Once you are certified, the USDA Organic Certification Cost-Share Programs can reimburse eligible operations up to 75 percent of their certification costs.

Can I Use the USDA Organic Seal?
All raw certified organic products may be labeled with the USDA organic seal. Learn more about organic labeling, including which processed or multi-ingredient products may use the USDA organic seal

How Do I Get Certified Organic?

To become certified, you must apply to a USDA-accredited certifying agent. They will ask you for information, including:

  • A detailed description of the operation to be certified.
  • A history of substances applied to land during the previous three years.
  • The organic products grown, raised, or processed.
  • A written Organic System Plan describing the practices and substances to be used.

Organic Certification Process:

  • Producer or handler adopts organic practices; submits application and fees to certifying agent
  • Certifying agent reviews applications to verify that practices comply with USDA organic regulations
  • Inspector conducts an on-site inspection of the applicant’s operation
  • Certifying agent reviews the application and the inspector’s report to determine if the applicant complies with the USDA organic regulations
  • Certifying agent issues organic certificate

Annual Recertification Process:

  • Producer or handler provides annual update to certifying agent
  • Inspector conducts an on-site inspection of the applicant’s operation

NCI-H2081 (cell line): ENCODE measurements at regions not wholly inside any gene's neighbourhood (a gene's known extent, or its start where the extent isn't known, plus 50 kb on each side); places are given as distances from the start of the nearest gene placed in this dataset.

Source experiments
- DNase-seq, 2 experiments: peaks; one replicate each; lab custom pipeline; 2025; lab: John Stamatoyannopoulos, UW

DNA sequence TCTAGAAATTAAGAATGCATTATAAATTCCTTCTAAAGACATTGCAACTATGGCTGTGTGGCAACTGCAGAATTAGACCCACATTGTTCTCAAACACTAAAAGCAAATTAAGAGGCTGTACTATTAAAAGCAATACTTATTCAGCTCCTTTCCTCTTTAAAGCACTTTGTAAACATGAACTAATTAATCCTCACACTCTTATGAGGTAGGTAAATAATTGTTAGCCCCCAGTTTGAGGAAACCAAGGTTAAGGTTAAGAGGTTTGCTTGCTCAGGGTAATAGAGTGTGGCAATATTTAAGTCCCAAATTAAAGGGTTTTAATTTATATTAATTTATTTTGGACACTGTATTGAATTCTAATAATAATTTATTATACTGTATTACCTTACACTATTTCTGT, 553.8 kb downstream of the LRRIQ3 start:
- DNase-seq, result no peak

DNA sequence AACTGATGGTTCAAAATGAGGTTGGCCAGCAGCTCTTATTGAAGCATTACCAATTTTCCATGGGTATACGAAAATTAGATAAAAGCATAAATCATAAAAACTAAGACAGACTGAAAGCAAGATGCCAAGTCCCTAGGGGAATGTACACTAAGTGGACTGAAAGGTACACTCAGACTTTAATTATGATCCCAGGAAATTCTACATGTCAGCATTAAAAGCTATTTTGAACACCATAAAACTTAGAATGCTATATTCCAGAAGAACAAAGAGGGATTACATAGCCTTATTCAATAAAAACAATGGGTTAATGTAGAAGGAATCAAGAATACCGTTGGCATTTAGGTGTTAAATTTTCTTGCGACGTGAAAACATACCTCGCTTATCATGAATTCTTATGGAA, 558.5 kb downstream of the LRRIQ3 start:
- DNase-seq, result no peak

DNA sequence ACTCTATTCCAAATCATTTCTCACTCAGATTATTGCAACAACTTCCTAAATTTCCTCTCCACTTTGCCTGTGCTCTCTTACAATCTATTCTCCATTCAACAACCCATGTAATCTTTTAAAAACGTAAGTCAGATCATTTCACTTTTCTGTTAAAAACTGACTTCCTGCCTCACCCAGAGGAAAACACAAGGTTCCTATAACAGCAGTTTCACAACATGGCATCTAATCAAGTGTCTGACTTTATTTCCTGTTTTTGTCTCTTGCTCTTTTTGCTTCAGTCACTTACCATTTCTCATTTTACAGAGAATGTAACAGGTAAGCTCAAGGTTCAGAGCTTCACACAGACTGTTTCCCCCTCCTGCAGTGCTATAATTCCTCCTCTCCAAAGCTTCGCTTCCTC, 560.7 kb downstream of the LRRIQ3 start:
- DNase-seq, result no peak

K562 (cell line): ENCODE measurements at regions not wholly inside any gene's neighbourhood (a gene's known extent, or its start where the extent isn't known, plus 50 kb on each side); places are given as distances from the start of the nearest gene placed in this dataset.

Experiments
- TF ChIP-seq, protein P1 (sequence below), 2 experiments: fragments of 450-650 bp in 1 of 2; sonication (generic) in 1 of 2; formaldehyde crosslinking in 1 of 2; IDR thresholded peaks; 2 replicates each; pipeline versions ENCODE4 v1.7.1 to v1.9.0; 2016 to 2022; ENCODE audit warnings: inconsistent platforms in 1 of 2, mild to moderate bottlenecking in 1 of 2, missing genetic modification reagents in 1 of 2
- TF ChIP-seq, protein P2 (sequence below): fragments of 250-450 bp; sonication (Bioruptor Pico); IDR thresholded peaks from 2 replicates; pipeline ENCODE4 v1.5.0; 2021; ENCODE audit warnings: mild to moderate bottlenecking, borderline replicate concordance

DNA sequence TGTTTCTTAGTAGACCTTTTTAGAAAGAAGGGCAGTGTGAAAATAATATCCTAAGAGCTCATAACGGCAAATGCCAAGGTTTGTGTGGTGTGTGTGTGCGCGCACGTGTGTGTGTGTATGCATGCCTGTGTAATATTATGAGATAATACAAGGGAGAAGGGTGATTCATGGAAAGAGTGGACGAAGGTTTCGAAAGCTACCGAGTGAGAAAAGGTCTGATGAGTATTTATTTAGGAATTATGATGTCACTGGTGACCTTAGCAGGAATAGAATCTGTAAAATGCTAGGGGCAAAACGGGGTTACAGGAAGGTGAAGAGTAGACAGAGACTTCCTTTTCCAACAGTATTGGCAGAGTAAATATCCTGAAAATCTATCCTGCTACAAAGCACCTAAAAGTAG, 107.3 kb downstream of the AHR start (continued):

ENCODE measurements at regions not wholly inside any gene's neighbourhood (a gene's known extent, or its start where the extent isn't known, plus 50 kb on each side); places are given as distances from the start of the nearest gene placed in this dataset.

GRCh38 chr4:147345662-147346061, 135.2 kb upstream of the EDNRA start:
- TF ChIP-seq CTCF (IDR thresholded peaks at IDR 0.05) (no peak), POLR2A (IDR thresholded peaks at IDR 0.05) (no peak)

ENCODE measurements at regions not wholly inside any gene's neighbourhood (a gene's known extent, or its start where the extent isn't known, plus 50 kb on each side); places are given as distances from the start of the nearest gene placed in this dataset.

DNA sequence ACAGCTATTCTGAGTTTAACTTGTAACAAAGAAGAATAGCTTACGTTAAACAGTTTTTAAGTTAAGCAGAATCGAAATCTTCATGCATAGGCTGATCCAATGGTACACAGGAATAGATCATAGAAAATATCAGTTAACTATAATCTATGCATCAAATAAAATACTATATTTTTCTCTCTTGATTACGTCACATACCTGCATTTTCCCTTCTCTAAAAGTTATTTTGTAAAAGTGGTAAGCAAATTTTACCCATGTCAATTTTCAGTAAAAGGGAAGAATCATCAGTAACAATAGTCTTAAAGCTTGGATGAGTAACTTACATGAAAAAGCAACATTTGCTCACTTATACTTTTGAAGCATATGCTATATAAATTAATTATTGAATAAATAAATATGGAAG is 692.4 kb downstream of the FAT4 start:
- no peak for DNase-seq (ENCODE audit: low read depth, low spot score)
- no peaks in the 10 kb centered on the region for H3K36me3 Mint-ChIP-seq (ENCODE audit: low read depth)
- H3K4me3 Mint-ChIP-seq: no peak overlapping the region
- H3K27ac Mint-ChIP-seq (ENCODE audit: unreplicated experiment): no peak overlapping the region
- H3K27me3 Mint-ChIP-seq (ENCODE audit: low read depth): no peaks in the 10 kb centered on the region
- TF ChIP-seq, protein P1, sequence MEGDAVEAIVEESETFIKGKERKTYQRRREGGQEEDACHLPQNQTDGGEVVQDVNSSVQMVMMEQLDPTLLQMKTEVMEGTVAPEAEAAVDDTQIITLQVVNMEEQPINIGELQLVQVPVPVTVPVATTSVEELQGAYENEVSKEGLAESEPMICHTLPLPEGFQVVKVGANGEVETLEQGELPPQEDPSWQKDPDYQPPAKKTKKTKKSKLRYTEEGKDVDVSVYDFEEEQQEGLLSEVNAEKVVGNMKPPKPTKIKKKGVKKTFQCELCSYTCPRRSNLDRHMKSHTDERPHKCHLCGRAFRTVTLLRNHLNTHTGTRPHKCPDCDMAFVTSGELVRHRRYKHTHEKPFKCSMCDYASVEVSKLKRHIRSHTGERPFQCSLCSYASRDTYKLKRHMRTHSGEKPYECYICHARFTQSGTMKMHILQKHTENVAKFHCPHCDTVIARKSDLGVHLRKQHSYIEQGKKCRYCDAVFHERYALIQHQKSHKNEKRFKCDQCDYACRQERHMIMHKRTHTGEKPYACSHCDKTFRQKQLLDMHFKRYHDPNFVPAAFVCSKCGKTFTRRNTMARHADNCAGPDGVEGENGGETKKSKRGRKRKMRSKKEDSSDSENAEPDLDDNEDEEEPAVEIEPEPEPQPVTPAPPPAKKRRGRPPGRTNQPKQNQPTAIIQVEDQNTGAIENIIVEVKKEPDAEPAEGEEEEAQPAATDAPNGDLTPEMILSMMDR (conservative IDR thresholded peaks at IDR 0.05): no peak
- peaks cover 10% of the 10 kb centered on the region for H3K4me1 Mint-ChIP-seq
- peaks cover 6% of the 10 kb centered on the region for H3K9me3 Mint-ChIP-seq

• Certifying agent reviews the application and the inspector’s report to determine if the applicant still complies with the USDA organic regulations
  • Certifying agent issues organic certificate

Additional Resources

Regulations and Resources

Those seeking certification will need to become familiar with the following resources:

USDA Organic Regulations. 7 CFR Section 205 includes all USDA organic standards, including prohibited practices, requirements, and the National List of Allowed and Prohibited Materials.

Program Handbook. This compilation of guidance documents, policy memos, and instructions is intended to clarify policies and assist those who own, manage, or certify organic operations with complying with USDA organic regulations.

Use of the USDA Organic Seal. This page discusses the appropriate use of the USDA organic seal and provides versions of the seal at both print and screen resolution.

Organic Foods Production Act of 1990 (OFPA) (pdf). The Act that established the NOP and its authority to enforce agricultural products sold, labeled, or represented as “organic” within the U.S.

Preamble. If you are interested in the history of the USDA organic standards, you may want to review the preamble to the final rule, which established the National Organic Program.

**For operators in California. Please note that California operates a State Organic Program, which allows this state to mandate additional requirements before an operation could obtain certification. Certifying agents should also be able to answer questions and provide oversight of any additional requirements in California. Learn more